Stephen Clark Foster was a politician, the first American mayor of Los Angeles under United States military rule. Foster served in the state constitutional convention, was elected to the State Senate, he was elected as mayor of Los Angeles in 1856, elected for four terms to the Los Angeles County Board of Supervisors. Foster was born in Machias, Maine, in 1820, he graduated from Yale College in 1840. He taught at a private academy in the South. In 1845 at age 25, he headed for California, like many other young single men, via El Paso and Santa Fe. While in Santa Fe, Foster joined the Mormon Battalion of Volunteers on its way to California to fight in the Mexican–American War, he served as an interpreter on the Battalion's march across the Southwest. In the stormy period when California was under US military rule after the defeat of the Mexicans, Governor Richard Barnes Mason appointed the 26-year-old Foster alcalde of Los Angeles to replace the dissolved ayuntamiento of the Mexicans. For this reason, Foster has been referred to as the first American mayor of the city.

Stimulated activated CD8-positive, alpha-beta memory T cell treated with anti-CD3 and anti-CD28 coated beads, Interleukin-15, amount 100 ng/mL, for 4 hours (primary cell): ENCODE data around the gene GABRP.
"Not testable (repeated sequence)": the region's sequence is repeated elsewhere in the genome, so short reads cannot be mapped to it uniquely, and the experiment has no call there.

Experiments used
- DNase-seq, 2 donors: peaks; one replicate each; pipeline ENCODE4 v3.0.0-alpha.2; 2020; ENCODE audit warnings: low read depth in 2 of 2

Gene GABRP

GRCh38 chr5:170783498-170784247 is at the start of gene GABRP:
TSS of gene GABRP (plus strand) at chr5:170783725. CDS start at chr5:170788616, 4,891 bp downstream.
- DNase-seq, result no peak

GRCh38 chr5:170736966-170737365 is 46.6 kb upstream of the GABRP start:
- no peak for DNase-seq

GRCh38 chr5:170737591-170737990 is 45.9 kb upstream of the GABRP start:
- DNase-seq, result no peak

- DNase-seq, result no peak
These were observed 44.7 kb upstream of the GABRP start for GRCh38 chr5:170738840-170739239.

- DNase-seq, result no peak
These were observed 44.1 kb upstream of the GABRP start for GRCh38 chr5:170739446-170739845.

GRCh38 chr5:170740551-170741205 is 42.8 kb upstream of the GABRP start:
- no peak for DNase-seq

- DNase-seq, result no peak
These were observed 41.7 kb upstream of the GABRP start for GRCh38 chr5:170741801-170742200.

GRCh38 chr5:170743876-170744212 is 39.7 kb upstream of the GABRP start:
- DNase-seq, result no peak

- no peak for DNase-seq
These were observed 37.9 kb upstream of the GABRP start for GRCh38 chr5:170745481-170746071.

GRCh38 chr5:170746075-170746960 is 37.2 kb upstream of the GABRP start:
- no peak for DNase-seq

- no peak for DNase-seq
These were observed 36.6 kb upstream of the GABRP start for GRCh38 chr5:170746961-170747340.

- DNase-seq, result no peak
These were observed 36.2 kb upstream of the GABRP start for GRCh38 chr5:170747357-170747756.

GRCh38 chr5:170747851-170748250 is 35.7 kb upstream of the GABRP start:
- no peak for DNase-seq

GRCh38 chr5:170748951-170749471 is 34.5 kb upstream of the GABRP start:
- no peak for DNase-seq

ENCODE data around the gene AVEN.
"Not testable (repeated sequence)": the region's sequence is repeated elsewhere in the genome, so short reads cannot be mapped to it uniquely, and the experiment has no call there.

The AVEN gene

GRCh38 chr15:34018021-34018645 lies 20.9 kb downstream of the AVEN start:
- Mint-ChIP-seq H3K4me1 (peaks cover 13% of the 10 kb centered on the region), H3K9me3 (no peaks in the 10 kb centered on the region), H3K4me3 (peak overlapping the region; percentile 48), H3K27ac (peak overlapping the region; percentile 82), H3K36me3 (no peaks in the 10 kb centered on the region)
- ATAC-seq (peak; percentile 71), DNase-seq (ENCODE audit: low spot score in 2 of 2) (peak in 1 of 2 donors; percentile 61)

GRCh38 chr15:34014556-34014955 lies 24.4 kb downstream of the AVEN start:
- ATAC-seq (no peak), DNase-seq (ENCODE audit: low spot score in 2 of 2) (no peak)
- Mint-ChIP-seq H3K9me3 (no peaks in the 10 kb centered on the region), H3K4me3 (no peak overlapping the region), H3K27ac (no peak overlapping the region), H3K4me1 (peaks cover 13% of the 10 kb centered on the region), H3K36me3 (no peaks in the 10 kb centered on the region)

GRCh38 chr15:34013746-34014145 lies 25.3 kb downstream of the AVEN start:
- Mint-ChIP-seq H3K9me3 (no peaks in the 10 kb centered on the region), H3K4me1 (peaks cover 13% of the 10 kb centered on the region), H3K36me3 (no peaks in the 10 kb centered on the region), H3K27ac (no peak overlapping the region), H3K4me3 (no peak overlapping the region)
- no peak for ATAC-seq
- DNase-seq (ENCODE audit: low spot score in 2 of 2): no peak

He served as alcalde from January 1, 1848 to May 21, 1849. For the remainder of that year, or until the city came under United States jurisdiction in 1850, Foster served as prefect. Mason appointed a prominent and mature Californio, as mayor following Foster. During his early years in Los Angeles, Foster made a marriage important to his standing in the community, he married María Merced Lugo, one of the sisters of José del Carmen Lugo above. Their father was a prominent Californio landowner; the Fosters had five children together. Foster was elected a member of the 1849 California Constitutional Convention; the group framed the state Constitution and petitioned Congress for admission of California into the United States. Foster achieved his first political office after statehood in 1850, when he was elected to the Los Angeles Common Council for a one-year term. In 1851 he was elected California state senator from Southern California, served two years. In 1854, Foster was elected mayor of Los Angeles.